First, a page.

The novel deals with the inhabitants of a stellar world system known as Trisolaris, whose orbit is around three suns along with eleven other planets. The presence of the three suns makes the orbital pattern for the twelve planets extremely chaotic, leading to the other eleven planets being consumed by the suns. This leaves the people of Trisolaris in a state of great urgency to predict the orbital pattern of their planet in order to escape a similar demise. However, at long last the scientists on Trisolaris determine that there is no way to accurately predict the movement pattern of their planet, making it a certainty that Trisolaris will someday meet the same fate as the other twelve planets. Faced with such dire odds and the prospect of certain death in a highly uncertain future, the Trisolarans evolve into a totalitarian society whose sole aim is to migrate to other, more stable planets and resettle their civilization there.

The story of the Trisolarans connects to Earth through a young astrophysicist named Ye Wenjie. Suffering from a violent past filled with large scale oppression, Ye uses her knowledge of astrophysics to code information in the form of solar waves and send it into space, carrying a message concerning the cruelty of humans towards each other and a plea for help. The second such message is picked up by the Trisolarans, and they decide to make the planet Earth their latest conquest.

The Trisolarans find certain willing hosts among humans, eager to welcome their alien overlords. The Trisolarans plan of conquest is split into two pieces. The first step is to halt all forms of scientific progress and enlightenment on Earth, and them to descend in force on the planet, exterminate the human race and establish their own control. The rest of the novel deals with the affects of the Trisolarans plans on Earth and the uncovering of the truth by humans.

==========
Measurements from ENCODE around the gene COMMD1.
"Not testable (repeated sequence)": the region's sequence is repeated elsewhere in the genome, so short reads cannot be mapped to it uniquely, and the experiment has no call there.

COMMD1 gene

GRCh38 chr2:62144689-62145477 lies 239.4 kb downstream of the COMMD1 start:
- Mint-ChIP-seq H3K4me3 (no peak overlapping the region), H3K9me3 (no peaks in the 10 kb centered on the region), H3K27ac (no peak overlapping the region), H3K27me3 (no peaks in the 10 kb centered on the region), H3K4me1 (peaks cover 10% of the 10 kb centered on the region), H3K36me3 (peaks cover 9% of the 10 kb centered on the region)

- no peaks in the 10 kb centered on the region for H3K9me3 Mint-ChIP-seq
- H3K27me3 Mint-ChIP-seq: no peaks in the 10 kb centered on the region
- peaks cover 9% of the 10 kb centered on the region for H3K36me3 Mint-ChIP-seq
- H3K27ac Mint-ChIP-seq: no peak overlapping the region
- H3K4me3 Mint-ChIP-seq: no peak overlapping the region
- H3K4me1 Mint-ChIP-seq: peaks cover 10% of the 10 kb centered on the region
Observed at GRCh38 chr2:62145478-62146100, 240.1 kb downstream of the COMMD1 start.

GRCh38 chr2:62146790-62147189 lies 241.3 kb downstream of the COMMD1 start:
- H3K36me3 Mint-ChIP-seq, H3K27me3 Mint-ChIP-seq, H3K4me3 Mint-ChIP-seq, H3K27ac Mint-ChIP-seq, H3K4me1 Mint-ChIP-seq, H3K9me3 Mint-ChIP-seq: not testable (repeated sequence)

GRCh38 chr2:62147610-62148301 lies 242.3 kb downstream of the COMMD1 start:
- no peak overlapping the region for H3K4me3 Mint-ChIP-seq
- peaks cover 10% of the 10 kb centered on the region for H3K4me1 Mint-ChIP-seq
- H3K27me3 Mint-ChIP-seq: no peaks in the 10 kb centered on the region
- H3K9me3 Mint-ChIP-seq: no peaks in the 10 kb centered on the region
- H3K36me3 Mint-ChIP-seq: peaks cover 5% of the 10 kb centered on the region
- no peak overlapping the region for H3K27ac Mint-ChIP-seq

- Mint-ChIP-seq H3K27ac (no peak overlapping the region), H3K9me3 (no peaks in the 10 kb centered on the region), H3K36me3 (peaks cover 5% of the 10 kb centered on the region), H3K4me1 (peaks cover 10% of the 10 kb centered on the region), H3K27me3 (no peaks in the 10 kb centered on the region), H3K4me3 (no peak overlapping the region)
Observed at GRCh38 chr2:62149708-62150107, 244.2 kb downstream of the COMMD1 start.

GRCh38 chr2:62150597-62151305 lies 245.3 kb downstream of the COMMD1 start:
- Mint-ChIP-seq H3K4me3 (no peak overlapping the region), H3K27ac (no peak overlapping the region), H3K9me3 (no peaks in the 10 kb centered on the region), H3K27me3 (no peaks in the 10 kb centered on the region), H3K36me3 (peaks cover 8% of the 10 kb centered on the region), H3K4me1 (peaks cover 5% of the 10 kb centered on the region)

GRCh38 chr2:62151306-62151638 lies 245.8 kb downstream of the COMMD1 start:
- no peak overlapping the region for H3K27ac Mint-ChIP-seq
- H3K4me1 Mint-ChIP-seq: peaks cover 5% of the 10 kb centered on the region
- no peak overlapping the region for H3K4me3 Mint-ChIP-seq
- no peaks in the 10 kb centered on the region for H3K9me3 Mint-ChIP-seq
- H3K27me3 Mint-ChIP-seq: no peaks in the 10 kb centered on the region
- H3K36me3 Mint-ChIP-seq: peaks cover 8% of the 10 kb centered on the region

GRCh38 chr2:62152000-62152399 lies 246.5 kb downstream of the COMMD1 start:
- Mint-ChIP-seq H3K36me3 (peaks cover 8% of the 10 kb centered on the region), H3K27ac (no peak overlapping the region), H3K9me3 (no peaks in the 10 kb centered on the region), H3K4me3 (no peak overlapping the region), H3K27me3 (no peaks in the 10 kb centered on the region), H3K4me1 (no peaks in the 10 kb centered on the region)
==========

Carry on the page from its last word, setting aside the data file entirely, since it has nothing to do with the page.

The Dark Forest –

The second novel in the trilogy moves the story forward as the Trisolarans are revealed to be on their way to Earth with a fleet of spaceships to win over the planet from the human race. The time taken to reach Earth is estimated to be 400 years, leading to a rush of military preparation on Earth to defend against the alien invaders. The problem grows more complex when it becomes clear that the Trisolarans are keeping a close surveillance on the human race, so that any attempt to discuss strategy is immediately reported. The rate of advancement in technology for the human race has also been severely curtailed by the Trisolarans.

This leaves strategic gambits the only defense for the human race. This takes the form of the ‘Welfare Project’, which employs savants with special abilities to form effective strategies and give them access to whatever resources they need to formulate effective plans of resistance. The biggest obstacle is to carry out the plans and strategies while avoiding the attention of the Trisolarans as they maintain a ceaseless vigil over all human forms of communication.

The team of wellfarers function under the authority of the UN, where, despite the need for secrecy, they are forced to undergo countless updation meetings as well as having their every move questioned. In the context of the new threat of invasion from a far superior foreign force, old political alliances dissolve and new ones take their place. However, in the larger scheme, human society continues to be divided along geographical, political and religious lines.